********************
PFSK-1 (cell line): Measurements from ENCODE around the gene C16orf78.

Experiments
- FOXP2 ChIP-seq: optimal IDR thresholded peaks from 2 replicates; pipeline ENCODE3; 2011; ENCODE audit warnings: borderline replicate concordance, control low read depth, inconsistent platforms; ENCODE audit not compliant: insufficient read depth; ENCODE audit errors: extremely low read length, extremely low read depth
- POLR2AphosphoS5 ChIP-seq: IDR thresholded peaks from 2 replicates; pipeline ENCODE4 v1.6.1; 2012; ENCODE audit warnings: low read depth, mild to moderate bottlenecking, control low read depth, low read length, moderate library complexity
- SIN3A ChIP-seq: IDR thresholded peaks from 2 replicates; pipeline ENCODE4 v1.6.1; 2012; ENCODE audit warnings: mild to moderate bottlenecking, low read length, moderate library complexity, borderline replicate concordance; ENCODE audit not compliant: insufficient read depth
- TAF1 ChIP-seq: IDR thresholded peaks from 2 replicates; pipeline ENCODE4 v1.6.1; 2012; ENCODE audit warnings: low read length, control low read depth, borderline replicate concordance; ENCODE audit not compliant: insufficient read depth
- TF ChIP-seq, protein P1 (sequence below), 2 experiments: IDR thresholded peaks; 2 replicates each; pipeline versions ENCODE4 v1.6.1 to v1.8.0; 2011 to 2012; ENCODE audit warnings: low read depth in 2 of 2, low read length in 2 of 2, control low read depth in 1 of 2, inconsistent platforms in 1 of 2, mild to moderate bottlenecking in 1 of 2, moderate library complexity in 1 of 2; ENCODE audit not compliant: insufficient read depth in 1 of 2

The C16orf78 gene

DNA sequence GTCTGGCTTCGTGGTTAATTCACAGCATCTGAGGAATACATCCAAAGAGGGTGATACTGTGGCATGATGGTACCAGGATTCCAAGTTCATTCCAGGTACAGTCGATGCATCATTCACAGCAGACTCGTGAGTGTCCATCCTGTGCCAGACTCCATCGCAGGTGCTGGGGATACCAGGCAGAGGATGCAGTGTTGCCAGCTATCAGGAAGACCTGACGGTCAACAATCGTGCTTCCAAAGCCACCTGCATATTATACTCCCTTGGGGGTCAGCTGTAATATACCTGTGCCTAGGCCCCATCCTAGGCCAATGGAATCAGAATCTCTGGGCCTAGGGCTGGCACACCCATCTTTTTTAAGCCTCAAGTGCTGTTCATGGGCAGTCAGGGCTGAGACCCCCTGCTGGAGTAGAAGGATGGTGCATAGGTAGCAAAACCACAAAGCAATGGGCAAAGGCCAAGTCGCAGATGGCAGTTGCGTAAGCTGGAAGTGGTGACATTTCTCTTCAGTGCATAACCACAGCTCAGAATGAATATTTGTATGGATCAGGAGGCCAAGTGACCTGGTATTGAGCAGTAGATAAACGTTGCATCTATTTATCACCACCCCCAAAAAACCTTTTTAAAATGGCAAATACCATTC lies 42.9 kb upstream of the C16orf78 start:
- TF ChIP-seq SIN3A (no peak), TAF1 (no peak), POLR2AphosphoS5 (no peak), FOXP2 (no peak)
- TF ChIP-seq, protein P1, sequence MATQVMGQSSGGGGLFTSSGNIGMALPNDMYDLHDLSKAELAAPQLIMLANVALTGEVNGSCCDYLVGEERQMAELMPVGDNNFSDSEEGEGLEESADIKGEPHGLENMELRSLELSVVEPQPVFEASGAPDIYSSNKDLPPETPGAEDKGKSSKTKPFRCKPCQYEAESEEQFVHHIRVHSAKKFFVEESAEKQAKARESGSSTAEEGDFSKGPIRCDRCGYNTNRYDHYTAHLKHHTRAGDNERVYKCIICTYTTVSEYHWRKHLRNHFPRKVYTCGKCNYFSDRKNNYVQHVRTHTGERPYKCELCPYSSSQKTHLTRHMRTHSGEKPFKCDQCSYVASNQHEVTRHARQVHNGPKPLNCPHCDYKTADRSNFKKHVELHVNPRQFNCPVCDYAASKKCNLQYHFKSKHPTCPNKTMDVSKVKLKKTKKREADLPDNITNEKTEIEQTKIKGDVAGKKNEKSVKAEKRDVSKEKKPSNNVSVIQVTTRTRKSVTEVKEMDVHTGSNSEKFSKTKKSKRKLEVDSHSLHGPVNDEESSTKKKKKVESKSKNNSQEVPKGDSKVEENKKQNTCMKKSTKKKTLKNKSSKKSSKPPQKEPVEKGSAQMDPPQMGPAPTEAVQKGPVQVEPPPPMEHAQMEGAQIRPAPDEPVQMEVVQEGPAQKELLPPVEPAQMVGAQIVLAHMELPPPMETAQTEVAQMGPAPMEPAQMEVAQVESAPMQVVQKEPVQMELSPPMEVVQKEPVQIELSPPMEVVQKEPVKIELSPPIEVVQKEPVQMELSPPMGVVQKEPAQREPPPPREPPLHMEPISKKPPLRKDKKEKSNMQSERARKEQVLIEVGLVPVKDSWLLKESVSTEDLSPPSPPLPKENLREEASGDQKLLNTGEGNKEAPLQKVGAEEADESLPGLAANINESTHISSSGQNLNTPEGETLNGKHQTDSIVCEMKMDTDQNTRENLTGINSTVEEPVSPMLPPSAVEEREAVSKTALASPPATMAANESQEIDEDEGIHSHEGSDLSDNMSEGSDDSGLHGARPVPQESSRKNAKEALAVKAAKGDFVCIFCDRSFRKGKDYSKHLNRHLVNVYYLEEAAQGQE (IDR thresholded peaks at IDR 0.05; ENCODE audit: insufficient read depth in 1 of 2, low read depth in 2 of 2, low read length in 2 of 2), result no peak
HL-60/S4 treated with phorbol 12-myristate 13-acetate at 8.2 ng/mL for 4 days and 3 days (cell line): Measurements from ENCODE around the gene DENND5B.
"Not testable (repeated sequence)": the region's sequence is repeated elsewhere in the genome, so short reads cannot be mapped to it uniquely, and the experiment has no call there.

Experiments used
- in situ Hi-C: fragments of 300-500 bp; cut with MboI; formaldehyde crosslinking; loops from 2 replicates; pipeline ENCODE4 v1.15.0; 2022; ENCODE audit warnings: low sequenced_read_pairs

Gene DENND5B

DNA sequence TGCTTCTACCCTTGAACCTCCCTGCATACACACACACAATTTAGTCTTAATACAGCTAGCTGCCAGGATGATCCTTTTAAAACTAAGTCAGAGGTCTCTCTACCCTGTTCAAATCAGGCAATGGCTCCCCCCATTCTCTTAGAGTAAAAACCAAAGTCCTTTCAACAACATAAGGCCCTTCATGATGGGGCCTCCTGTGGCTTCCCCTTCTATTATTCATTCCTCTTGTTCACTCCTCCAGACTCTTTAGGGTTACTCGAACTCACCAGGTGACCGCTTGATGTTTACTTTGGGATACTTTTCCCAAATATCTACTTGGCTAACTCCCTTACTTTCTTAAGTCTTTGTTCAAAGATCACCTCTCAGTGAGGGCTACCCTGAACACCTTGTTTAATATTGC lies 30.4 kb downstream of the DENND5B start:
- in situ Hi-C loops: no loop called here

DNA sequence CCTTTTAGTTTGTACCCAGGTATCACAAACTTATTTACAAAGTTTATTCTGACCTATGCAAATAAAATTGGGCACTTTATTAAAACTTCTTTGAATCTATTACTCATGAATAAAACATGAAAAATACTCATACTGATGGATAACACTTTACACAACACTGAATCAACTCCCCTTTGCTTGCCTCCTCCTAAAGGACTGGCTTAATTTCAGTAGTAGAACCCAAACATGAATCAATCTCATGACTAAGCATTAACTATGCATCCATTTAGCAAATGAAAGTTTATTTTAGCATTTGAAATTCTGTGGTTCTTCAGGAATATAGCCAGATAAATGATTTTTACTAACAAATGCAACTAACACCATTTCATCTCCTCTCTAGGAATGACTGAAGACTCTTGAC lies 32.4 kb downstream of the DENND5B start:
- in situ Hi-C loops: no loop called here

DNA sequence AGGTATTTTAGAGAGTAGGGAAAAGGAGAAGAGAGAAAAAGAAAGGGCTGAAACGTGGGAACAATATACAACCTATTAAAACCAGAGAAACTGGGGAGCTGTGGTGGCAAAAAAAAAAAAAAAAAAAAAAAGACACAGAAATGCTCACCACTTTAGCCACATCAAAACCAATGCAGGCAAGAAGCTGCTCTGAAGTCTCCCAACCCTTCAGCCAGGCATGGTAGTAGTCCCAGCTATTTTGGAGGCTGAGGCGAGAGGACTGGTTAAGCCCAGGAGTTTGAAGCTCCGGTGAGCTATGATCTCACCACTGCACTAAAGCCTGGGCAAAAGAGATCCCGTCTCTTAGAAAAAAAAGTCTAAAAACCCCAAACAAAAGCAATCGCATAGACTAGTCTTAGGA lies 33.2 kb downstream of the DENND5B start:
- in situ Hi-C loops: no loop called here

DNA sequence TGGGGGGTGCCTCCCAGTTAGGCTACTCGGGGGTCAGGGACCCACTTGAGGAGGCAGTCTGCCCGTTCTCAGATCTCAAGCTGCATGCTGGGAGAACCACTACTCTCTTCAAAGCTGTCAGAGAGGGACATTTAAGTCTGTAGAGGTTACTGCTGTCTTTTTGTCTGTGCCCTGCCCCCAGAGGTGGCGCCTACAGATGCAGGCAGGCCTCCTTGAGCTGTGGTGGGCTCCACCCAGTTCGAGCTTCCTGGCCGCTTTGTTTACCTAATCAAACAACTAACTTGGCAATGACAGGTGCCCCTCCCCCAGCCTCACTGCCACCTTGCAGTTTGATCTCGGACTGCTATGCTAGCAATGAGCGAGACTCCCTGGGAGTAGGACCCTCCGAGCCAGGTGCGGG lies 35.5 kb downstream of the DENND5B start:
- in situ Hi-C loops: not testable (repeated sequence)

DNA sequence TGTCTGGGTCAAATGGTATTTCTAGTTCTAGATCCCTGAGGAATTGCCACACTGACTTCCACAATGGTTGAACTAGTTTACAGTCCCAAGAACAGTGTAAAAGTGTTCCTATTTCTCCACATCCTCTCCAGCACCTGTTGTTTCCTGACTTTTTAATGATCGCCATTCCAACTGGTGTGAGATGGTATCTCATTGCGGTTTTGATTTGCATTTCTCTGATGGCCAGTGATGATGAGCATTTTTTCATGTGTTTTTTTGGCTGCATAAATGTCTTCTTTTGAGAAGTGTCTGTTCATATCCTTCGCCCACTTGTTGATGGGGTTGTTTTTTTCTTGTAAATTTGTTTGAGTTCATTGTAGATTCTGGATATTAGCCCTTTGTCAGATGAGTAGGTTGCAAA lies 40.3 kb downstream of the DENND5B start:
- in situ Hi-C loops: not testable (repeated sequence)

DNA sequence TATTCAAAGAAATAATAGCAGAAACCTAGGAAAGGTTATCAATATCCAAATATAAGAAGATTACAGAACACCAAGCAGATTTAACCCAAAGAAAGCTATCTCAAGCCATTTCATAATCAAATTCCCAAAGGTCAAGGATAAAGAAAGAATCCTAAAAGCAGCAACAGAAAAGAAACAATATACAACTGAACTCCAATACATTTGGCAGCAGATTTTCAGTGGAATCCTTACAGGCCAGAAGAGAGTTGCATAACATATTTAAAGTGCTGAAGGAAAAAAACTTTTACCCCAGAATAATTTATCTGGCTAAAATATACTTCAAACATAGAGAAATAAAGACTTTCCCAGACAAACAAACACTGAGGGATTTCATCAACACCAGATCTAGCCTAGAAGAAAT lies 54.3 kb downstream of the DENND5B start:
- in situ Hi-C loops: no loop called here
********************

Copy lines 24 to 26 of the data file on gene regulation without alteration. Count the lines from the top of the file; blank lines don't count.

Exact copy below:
- in situ Hi-C loops: not testable (repeated sequence)

DNA sequence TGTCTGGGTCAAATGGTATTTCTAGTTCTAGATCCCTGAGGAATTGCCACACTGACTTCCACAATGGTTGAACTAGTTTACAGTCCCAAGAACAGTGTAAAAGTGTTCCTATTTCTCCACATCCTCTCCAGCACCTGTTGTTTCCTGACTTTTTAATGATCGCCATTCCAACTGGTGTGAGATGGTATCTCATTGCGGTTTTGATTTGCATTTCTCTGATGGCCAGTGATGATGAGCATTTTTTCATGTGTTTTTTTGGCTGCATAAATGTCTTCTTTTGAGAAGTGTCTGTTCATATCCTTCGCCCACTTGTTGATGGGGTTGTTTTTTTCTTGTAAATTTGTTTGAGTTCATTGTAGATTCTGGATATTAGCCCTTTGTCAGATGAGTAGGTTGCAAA lies 40.3 kb downstream of the DENND5B start:
- in situ Hi-C loops: not testable (repeated sequence)